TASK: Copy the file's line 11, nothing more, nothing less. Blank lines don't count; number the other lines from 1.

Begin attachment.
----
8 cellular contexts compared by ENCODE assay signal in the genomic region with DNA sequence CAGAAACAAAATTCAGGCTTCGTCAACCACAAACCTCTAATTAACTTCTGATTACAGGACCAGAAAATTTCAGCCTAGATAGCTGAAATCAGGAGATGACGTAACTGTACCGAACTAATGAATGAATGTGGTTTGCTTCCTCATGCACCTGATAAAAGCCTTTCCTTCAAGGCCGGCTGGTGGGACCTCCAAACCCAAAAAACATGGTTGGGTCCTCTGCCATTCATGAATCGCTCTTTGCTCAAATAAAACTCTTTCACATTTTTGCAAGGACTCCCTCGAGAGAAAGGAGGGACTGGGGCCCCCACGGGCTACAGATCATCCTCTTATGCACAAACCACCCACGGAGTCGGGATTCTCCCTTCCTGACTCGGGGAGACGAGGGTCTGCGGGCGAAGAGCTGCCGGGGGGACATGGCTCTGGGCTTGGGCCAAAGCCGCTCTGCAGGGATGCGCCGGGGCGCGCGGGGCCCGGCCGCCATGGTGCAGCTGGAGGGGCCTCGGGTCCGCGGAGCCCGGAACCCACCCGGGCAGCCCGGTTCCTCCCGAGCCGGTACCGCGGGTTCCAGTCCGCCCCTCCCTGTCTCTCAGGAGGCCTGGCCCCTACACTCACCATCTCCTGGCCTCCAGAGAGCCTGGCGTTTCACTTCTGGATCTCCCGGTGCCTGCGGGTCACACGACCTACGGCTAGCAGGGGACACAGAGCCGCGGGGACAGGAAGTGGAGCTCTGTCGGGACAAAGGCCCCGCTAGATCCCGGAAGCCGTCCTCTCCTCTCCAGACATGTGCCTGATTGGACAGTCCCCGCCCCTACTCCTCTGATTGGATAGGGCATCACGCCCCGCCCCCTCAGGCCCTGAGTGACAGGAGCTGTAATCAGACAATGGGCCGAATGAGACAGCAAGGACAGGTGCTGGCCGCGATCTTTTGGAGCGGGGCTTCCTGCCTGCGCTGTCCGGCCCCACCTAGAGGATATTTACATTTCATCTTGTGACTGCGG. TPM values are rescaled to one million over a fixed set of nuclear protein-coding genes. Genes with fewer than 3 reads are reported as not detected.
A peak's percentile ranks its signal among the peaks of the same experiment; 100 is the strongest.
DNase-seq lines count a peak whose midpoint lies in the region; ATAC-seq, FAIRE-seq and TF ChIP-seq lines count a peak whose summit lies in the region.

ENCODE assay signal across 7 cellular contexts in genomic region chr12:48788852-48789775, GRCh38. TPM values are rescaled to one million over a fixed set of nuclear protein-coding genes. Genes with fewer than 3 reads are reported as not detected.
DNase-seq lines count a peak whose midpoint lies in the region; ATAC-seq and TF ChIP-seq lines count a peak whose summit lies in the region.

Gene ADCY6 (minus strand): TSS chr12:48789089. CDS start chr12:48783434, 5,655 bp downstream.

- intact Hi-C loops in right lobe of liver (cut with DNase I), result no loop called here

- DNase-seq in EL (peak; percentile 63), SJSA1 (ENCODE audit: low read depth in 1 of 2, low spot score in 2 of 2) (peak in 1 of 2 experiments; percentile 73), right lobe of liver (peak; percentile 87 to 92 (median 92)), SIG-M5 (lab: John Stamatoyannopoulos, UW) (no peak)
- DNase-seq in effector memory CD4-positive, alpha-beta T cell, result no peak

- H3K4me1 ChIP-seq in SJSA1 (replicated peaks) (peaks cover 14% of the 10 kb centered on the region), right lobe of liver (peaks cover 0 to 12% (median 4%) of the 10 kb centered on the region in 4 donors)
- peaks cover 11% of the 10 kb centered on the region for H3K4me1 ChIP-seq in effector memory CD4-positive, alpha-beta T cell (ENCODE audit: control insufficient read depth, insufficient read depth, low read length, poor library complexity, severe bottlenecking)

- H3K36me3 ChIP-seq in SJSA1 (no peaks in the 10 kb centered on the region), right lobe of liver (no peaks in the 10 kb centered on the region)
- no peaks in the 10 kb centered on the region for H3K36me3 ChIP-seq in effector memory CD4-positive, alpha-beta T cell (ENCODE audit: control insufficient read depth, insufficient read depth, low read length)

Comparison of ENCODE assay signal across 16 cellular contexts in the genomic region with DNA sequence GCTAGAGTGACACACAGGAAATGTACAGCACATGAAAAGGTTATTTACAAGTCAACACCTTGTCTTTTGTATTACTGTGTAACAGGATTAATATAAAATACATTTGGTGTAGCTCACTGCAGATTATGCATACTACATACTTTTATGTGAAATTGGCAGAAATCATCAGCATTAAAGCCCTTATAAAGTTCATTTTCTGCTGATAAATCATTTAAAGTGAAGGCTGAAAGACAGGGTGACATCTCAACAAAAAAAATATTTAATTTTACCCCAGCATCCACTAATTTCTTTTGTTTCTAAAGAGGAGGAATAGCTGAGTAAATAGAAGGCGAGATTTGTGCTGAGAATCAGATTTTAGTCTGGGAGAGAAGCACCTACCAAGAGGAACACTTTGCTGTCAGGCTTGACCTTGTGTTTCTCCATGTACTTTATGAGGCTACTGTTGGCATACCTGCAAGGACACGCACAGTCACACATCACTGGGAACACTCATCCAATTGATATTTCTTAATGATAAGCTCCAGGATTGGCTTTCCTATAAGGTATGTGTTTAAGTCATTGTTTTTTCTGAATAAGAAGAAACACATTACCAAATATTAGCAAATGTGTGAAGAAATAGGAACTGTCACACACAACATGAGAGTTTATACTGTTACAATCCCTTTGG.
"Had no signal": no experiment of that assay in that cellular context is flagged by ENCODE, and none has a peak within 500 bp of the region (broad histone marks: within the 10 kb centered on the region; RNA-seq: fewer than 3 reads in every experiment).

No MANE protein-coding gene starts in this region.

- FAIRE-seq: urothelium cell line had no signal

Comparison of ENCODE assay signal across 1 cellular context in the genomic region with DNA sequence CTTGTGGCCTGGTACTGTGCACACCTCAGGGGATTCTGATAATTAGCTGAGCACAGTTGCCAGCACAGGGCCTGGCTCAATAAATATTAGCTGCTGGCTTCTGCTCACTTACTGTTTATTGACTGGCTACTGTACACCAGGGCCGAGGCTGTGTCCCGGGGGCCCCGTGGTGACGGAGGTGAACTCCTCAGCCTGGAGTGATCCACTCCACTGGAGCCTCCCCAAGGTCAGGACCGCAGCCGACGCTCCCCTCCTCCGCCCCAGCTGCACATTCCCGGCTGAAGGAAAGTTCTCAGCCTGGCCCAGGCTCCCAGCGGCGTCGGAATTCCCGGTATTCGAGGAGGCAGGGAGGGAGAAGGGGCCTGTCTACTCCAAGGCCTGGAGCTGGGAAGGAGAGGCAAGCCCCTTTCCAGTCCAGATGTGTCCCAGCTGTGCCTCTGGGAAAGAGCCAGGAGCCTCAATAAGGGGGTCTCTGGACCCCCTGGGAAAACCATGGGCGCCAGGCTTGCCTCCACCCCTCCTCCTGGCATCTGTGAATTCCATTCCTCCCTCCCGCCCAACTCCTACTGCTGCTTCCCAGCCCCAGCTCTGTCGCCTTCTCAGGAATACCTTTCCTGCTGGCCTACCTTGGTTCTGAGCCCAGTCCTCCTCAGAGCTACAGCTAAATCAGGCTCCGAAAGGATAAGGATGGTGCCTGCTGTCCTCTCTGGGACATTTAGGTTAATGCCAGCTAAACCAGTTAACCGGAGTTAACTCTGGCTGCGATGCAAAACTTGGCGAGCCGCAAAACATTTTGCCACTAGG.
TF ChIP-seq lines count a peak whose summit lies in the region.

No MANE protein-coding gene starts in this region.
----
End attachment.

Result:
- peaks cover 11% of the 10 kb centered on the region for H3K4me1 ChIP-seq in effector memory CD4-positive, alpha-beta T cell (ENCODE audit: control insufficient read depth, insufficient read depth, low read length, poor library complexity, severe bottlenecking)